Speech Therapy – Noticing the Need for Speech Therapy
When does a senior need speech therapy? How can you become aware of the red flags that indicate that something is changing? Why is it important to give speech therapy as part of senior healthcare as soon as possible thereafter? Learn to see the need for speech therapy within the process of rehabilitation.
When do Seniors need Speech Therapy?
It is a tribute to the complexity of the human body that so many of the body systems are interdependent and function in perfect co-existence in a healthy person.
Following illness that affected the voice path, an injury causing head trauma or a stroke, the speech system or related systems, such as swallowing, could be affected, causing difficulties in speaking and eating.
Some of these difficulties include:
Asphasia or Dysphasia– difficulty in generating and comprehending language and speech due to brain damage.
Dysarthria – characterized by slurred speech and problems swallowing because the muscles in the face, mouth or respiratory system became weak.
Dysphagia – if due to stroke or other causes the part of the brain that is responsible for swallowing is affected.
Apraxia of Speech – Speech related disorders where the tongue and muscles are prevented from forming words.
Red Flags for Speech Therapy
When a person is in recovery, you might want to maintain these practices:
The most obvious signs that there is need for speech therapy could come across in day today interactions. When a senior adult is communicating with others, they should be aware of their own speech abilities. Similarly, when eating and swallowing, it is important to have a personal awareness of whether the person is eating properly and efficiently.
If a person is communicating with a senior adult, that person should be aware of how the senior adult is speaking and eating. Notice if speech is degenerating, or swallowing becomes difficult, or there is an unusual and repeated difficulty.
If necessary write it down, since it is challenging to recall minor things or something a person thought that they noticed. Written notes could be very helpful in identifying a pattern.
Awareness of Communicating Needs
If a senior adult has difficulty in communicating their needs, or something could possibly prevent them from keeping safe, or they are unable to manage their personal or financial matters, speech therapy should be considered in addition to any other therapies that are being applied.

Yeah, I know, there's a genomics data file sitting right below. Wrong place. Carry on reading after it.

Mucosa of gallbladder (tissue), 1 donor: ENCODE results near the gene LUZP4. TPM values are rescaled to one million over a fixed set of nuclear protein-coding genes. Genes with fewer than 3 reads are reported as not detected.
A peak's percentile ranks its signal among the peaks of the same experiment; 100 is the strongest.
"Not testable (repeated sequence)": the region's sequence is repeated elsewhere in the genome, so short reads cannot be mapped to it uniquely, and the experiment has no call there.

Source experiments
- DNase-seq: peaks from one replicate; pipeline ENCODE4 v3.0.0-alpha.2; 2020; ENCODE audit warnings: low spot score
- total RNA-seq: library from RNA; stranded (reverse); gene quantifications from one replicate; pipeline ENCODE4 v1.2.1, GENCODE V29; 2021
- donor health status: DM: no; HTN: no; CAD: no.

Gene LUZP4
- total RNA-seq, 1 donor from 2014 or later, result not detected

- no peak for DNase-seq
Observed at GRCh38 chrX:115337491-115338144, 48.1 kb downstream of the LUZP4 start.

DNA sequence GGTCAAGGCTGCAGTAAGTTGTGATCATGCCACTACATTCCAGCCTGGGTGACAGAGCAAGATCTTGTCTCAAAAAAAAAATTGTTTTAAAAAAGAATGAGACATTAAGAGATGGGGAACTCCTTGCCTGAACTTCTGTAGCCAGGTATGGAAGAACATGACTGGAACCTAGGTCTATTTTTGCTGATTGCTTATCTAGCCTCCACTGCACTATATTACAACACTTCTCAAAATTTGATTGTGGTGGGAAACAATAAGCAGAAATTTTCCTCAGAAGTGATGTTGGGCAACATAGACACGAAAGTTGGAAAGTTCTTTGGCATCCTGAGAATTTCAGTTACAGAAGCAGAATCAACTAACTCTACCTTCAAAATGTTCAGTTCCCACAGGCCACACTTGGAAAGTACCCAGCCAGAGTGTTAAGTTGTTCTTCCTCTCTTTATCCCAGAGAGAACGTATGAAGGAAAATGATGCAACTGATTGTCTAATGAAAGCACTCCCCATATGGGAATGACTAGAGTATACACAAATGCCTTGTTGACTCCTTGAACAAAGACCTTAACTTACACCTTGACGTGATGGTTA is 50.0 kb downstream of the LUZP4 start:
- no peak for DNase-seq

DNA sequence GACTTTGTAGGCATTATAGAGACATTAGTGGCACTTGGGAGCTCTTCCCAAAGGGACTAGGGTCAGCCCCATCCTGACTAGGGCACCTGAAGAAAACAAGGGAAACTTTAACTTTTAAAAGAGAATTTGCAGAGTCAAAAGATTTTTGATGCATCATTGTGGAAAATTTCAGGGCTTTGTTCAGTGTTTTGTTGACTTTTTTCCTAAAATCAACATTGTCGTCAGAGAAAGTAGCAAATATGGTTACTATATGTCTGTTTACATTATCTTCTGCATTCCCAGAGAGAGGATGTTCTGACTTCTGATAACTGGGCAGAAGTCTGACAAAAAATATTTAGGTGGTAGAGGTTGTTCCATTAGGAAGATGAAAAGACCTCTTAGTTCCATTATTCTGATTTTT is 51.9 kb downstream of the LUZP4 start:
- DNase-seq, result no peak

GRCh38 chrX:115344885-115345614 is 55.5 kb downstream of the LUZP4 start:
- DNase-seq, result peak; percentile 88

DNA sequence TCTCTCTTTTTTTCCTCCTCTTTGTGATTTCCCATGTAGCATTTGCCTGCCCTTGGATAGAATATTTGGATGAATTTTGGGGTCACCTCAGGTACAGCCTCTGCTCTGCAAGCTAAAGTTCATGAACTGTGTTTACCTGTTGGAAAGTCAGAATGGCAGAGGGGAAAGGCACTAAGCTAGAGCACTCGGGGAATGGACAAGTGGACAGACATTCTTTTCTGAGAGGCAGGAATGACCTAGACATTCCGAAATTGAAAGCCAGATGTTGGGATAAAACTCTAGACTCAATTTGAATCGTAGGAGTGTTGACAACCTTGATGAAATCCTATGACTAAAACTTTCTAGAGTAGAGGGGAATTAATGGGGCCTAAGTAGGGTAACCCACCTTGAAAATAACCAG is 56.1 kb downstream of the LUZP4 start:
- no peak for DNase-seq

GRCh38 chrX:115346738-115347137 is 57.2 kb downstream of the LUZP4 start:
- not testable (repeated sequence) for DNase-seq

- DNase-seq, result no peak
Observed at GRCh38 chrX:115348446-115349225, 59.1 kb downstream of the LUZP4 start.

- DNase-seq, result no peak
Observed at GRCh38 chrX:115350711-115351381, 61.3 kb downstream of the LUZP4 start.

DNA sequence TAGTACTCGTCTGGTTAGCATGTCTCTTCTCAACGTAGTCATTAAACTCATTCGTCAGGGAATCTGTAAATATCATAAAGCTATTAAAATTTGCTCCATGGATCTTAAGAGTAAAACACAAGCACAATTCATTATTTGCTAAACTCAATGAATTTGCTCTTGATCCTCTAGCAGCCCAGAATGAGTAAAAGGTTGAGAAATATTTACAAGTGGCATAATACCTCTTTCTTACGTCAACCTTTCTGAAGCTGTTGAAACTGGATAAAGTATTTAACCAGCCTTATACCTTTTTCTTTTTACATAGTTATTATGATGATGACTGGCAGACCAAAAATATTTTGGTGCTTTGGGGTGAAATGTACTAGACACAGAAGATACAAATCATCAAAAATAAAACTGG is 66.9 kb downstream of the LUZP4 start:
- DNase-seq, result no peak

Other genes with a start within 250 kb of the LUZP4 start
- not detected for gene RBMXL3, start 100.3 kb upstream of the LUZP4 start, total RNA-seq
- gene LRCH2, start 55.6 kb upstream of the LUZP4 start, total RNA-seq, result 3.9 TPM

Time is of Essence
Once the need is identified, the sooner the speech therapy sessions can begin, the better it is. In the case of therapy following stroke, speech therapy should begin immediately following the stroke, as soon as the patient has recovered sufficiently. If the services are provided in short-term rehabilitation center or skilled-nursing facility, speech therapy services might be in-house, making it easier for the patient and the family.
Why is it imperative, to act as expeditiously as possible? Because in this case, speed and efficiency will enable the delicate and complex system of the nerves to be salvaged and repaired while there is the best hope for that to happen. Neural plasticity is an incredible feature of the brain allowing spontaneous adaption of the brain to new situations such as following damage by illness or stroke. The therapy can have the most effect, while the nerves are still healthy.
Some facts and figures about stroke recovery are presented in Stroke Recovery Time: Facts & Figures – GuideDoc provided for your reference.
In all cases where speech therapy is recommended, a full assessment needs to be made by a speech language pathologist. Self-education by learning about ways to help a senior adult express themselves, as they surely want to do, will complement the professional services to be provided.
The Patient as a Person
It is important to remember that a senior adult who has suffered an illness or a stroke that affected their speech or related systems is very much still a person. Where possible and when the senor is comfortable to do so, friends and family should engage the senior in conversation.
Senior healthcare strives to be on the crest of the wave as more is learnt about the ability of the brain to recover following illness or stroke and the effectiveness of therapy such as speech therapy to that purpose. Rehabilitation and skilled nursing can help by enabling a patient to access speech therapy in the most convenient manner.
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